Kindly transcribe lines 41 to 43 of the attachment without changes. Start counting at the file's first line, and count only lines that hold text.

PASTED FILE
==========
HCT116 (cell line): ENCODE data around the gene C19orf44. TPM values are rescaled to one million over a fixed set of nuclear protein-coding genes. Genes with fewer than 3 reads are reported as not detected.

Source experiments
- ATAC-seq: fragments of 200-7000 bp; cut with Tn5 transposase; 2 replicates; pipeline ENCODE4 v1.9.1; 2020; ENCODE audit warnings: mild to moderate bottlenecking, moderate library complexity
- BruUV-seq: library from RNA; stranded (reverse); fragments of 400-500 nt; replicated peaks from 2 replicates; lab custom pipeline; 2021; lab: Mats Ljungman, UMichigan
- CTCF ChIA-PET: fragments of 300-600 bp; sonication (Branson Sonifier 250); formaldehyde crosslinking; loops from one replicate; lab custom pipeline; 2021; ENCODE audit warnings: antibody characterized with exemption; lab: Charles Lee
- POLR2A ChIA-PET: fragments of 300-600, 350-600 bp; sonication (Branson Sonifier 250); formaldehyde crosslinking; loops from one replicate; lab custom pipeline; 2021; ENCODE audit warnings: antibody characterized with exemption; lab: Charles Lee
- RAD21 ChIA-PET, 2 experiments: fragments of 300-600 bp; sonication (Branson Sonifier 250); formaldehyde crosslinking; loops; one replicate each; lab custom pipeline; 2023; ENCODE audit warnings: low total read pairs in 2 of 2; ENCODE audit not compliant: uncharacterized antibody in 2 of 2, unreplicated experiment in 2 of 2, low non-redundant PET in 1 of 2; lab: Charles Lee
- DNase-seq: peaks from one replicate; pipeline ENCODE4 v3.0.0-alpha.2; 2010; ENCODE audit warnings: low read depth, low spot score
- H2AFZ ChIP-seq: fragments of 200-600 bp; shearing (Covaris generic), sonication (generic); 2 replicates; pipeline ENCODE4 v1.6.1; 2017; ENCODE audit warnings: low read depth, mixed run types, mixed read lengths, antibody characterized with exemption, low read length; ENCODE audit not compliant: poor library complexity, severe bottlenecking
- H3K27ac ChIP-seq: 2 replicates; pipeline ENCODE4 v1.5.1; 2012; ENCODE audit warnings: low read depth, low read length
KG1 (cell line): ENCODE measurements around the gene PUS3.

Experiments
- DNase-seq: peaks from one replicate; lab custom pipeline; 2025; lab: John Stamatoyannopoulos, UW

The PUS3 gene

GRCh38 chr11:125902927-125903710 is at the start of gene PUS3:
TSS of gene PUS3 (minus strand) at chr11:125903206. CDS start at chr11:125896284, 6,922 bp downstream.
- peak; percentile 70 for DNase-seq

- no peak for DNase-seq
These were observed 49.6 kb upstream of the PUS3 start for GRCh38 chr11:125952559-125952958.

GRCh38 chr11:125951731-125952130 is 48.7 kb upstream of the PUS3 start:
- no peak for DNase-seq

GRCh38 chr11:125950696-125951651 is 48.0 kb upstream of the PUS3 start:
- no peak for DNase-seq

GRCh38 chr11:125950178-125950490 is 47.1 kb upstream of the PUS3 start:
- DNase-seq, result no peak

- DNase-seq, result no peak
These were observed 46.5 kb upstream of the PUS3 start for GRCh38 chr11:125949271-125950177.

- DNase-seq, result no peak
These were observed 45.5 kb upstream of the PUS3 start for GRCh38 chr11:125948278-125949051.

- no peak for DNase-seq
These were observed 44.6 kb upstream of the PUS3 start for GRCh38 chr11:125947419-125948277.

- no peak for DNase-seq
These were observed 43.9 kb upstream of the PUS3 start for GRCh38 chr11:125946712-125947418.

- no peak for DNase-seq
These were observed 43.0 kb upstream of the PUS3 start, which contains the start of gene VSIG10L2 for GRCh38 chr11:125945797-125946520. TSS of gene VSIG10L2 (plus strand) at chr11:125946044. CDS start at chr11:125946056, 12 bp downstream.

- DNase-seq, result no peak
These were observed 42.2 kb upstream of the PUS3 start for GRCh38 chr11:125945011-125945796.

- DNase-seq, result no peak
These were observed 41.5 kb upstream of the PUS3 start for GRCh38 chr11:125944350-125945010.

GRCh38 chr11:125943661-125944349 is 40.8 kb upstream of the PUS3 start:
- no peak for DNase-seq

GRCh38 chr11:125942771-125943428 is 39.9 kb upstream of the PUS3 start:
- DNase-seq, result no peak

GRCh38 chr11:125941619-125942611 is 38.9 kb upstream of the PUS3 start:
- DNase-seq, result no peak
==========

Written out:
- no peak for DNase-seq

GRCh38 chr11:125942771-125943428 is 39.9 kb upstream of the PUS3 start:
- DNase-seq, result no peak